Matteo Renzi’s Referendum Defeat Causes Euro Value Slide

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Italian Prime Minister Matteo Renzi. (Source: en.kremlin.ru)

Italian Prime Minister Matteo Renzi’s big defeat in a referendum poll over his reforms of the constitution, which saw 60% of the people opting for a “no”, led to a big fall in the euro after the exit polls.

According to the Telegraph, the euro fell to a 20-month low against the dollar at $1.0505 after opening at around $1.0685, but later pulled back up to $1.0562.

On Sunday, Dec. 4, 2016, a constitutional referendum was held in Italy, where the citizens were asked whether they agreed to and approved a constitutional law that amended the Italian Constitution to reform the composition and powers of the Parliament of Italy, along with the division of powers within the state, the regions and administrative entities.

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This poll gifted Renzi a huge defeat that led to his resignation as the country’s prime minister. In a midnight press conference where he announced his resignation he said, “My experience in government ends here… I did all I could to bring this to victory.”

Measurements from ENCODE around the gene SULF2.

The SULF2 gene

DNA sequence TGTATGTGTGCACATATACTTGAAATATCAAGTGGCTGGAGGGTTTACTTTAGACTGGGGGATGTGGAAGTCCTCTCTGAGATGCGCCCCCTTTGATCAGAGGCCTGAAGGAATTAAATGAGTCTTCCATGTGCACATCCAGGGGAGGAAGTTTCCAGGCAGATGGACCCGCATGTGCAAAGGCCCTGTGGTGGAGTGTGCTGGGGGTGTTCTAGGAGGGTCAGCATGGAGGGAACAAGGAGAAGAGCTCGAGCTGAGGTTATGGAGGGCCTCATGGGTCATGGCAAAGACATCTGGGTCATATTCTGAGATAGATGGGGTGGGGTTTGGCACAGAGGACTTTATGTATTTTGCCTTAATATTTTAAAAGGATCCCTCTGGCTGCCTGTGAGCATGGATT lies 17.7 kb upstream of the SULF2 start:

The bill was strongly criticized by the opposition parties as they felt that it was poorly written, which was in turn making the government powerful.

The referendum that saw 60% of the people opt for "NO" (Source: Wikimedia Commons/Juandedeboca)
The referendum that witnessed 60% of the Italian people opt for “NO” (Source: Wikimedia Commons/Juandedeboca)

Shares of Italian banks fell after the referendum as they were expecting a rescue package from the EU.  Shares in Banca Monte dei Paschi di Siena, the world’s oldest bank, fell at a steep rate, The Guardian reported.

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Italy, which is the fourth largest economy in Europe, will witness more political instability (it has a history of unstable governments) and a tumbling Europe and unstable banking stock scenario does not bode well for the coming days.This

There is a possibility of early general elections next year in the country. Fears are that Italy will follow the populist route of Brexit and the US elections with the populist parties such as the Five Star Movement and the Northern League who are calling for an early vote and a “new era” in European politics, pushing for an exit of Italy from the eurozone.

The current referendum is the third constitutional referendum in the Italian Republic history; the other two were done in the years 2001 and 2006 respectively.

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